Export Controls: Commerce Department Has Improved Its Foreign Policy Reports to Congress

Published by the Government Accountability Office on 1990-06-12.

Below is a raw (and likely hideous) rendition of the original report. (PDF)

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                                                                 EXPORT CONTROLS
                                                                 Commerce Department
                                                                 Has Improved Its
                                                                 Foreign Policy Reports
                                                                 to Congress
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                                                    -__.- -__--.--_ .___._._____..-.._____._.._.______
                   United States
                   General Accounting Office
                   Washington, D.C. 20548

                   Comptroller General
                   of the United States


                   June 12,199O

                   To the President of the Senate and the
                   Speaker of the House of Representatives

                   The Export Administration Act of 1979, as amended, requires that we
                   assess each report the Secretary of Commerce issues that concerns
                   imposing, expanding, or extending foreign policy export controls for
                   compliance with the act. This report provides our assessment of three
                   such reports the Secretary recently issued to the Congress. We reviewed
                   the Secretary’s reports on (1) imposing and expanding foreign policy-
                   based controls on certain chemicals used as weapons precursors, dated
                   December 12, 1989, (2) extending controls already in place, including
                   those involving human rights and regional stability, dated January 19,
                    1990, and (3) imposing controls on equipment used to produce fuel for
                   nuclear-capable missiles, also dated January 19, 1990. This report also
                   provides our observations (1) on the decreasing distinction between
                   national security-based and foreign policy-based controls and (2) the
                   possibility of removing the requirement that we assess the Secretary’s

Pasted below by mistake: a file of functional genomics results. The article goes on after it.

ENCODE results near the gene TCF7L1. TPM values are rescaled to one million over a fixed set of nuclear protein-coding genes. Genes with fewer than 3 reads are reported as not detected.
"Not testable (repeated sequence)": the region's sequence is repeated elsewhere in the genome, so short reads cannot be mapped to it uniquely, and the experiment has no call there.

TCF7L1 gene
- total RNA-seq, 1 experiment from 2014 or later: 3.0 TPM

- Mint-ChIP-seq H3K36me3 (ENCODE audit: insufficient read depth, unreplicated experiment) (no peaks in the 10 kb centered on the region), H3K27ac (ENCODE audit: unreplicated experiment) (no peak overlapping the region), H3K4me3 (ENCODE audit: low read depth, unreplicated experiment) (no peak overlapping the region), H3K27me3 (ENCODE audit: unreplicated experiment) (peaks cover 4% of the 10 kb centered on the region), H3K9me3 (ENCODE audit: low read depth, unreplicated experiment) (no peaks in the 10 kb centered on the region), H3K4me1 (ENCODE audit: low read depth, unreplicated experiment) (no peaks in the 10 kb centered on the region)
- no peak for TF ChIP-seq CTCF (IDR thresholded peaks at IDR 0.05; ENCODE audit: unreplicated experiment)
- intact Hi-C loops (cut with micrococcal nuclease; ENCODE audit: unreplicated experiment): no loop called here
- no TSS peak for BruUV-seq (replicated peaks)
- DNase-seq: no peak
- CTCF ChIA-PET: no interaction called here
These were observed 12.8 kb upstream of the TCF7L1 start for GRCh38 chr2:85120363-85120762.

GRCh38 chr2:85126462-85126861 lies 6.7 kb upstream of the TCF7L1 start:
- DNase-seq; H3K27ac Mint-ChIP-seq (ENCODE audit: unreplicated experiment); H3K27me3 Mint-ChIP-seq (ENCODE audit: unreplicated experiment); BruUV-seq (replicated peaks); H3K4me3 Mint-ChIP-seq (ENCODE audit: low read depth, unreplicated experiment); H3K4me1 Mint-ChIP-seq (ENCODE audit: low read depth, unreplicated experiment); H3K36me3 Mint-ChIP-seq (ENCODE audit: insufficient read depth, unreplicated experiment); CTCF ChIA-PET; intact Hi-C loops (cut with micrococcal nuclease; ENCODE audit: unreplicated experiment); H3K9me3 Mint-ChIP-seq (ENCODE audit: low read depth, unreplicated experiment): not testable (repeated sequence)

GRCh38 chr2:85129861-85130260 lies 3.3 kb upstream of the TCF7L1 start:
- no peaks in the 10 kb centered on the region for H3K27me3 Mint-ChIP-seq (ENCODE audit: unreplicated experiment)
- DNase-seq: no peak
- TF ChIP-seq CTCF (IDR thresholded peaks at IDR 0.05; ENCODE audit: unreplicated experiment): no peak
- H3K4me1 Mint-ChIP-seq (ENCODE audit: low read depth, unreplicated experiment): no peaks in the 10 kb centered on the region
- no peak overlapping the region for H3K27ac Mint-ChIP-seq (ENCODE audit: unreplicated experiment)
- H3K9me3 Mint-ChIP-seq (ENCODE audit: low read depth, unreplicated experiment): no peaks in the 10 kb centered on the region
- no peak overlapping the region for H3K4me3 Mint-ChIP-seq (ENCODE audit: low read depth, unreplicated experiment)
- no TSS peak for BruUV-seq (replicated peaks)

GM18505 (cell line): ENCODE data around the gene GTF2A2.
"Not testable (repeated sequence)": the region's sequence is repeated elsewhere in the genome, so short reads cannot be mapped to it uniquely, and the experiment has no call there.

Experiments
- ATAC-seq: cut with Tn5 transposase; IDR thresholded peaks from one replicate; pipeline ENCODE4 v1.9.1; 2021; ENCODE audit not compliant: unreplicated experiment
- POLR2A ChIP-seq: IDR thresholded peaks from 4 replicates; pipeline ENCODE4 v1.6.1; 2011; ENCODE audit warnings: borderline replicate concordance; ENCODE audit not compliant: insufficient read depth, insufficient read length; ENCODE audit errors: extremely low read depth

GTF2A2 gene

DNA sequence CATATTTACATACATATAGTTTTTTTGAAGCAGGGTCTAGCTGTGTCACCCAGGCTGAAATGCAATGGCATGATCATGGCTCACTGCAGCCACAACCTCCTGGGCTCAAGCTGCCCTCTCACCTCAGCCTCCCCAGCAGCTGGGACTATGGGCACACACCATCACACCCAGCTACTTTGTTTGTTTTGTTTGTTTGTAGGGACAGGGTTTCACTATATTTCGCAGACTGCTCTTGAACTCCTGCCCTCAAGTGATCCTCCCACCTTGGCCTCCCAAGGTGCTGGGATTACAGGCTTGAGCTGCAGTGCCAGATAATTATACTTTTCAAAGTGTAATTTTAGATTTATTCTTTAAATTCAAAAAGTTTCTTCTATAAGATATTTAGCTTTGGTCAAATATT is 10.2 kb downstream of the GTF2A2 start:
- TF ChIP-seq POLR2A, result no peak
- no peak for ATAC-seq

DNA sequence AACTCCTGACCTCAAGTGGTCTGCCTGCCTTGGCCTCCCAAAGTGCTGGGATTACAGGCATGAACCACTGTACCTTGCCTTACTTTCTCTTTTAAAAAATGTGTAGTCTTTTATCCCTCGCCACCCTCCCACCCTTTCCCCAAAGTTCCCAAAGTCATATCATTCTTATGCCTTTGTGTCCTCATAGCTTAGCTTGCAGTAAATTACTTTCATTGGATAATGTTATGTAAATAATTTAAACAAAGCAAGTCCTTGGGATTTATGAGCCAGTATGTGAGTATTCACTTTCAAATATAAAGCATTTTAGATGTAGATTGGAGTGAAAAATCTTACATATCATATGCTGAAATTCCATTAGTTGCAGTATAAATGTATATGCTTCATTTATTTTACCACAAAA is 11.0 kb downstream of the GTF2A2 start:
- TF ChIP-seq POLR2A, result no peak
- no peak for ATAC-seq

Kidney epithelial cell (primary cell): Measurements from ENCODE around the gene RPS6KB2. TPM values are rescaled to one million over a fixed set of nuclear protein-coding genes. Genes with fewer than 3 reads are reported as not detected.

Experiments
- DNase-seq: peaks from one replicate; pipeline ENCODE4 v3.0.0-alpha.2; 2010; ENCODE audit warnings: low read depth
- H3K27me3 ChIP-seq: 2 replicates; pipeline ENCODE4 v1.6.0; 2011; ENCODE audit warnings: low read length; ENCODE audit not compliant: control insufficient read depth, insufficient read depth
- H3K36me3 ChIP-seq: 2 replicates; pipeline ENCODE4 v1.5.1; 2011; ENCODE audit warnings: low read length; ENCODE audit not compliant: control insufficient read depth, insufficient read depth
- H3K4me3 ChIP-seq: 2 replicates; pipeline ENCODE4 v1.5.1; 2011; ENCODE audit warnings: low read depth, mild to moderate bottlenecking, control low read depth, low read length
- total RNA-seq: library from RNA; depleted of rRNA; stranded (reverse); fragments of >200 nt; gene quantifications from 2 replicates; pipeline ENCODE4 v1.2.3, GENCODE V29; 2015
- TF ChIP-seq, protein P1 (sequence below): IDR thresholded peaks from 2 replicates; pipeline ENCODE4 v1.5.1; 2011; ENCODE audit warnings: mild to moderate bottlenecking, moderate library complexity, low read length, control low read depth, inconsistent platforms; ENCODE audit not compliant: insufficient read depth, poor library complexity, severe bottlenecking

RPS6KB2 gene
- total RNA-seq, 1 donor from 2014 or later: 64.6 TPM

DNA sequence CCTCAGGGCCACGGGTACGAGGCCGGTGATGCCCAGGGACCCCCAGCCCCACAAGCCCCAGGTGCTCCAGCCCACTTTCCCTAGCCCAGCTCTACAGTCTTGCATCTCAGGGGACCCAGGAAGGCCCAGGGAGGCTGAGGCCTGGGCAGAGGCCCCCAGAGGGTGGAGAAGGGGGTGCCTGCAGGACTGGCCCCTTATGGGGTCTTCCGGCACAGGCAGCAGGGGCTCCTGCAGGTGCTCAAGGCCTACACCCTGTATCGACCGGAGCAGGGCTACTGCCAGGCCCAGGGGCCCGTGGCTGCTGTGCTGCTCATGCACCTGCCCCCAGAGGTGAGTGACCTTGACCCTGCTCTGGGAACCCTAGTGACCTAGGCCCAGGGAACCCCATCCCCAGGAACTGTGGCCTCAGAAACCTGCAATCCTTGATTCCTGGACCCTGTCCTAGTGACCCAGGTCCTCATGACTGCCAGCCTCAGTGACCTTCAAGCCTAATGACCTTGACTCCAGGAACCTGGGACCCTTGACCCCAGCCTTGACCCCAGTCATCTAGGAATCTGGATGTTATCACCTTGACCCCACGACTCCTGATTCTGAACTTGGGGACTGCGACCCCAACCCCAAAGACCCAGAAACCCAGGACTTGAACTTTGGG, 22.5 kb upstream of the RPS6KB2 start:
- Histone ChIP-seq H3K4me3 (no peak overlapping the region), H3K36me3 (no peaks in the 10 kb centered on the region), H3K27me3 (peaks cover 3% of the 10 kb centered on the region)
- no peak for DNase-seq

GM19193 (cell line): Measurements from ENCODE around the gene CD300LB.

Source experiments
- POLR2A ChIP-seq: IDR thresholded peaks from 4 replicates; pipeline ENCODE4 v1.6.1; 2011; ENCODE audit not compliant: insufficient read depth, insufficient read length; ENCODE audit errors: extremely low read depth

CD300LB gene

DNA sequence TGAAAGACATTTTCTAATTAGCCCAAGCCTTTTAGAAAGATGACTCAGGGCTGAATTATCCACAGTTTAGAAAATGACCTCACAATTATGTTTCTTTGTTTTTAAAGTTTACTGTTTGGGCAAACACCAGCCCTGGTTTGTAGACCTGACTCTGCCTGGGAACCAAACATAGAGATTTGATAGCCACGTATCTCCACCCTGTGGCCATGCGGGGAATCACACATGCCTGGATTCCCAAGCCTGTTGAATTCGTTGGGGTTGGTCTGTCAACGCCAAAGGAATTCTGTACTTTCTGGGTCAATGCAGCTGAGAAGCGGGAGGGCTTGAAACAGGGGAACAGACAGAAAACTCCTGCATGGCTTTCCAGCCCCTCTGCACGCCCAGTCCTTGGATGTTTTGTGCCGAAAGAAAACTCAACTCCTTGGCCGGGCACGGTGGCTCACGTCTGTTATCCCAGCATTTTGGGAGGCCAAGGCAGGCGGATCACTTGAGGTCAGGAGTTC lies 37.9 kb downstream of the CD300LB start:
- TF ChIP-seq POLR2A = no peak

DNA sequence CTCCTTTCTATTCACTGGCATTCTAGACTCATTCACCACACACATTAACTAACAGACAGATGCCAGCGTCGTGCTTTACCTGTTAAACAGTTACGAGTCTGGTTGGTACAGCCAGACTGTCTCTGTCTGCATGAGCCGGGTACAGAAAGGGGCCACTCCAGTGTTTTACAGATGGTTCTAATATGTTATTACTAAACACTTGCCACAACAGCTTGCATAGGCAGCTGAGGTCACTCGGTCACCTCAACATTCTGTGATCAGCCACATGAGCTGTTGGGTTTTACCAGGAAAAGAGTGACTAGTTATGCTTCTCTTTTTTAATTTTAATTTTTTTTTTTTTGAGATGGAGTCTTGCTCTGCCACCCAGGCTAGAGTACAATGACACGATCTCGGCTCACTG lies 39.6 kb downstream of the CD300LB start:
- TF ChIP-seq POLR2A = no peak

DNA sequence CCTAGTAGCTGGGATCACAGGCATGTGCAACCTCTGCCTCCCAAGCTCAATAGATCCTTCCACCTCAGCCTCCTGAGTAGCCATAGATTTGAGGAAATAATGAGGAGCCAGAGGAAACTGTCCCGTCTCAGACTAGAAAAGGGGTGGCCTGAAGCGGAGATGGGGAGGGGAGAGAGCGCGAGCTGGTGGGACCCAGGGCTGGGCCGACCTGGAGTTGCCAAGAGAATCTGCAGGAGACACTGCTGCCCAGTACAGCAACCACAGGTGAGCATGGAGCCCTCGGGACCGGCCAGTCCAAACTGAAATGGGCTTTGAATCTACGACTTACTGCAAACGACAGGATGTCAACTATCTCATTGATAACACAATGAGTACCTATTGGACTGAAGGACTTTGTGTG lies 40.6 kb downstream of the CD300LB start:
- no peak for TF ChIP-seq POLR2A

The Export Administration Act authorizes the President to establish
Background         export controls for economic, national security, and foreign policy rea-
                   sons. For foreign policy controls, it provides that the President, through
                   the Secretary of Commerce, may prohibit or curtail exports to the extent
                   necessary to further significantly the foreign policy objectives of the
                   United States or to fulfill its declared international obligations. How-
                   ever, the President’s use of such controls is limited. The act states that
                   the President may impose, expand, or extend such controls only if he
                   first (1) consults with the Congress, (2) makes certain determinations
                   regarding the impact, significance, and effectiveness of proposed con-
                   trols, and (3) reports to the Congress. The act also requires us to assess
                   the reports to Congress to ensure that they fully comply with the statu-
                   tory reporting requirements. Our assessments are not a review of the
                   policy, administration, or scope of the controls themselves.

                   Our review showed that these three reports comply with the act’s
Results in Brief   reporting requirements. In our last assessment of Commerce reports, we
              Y    found reporting deficiencies in two areas - foreign availability of con-
                   trolled missile-related equipment and technology and industry consulta-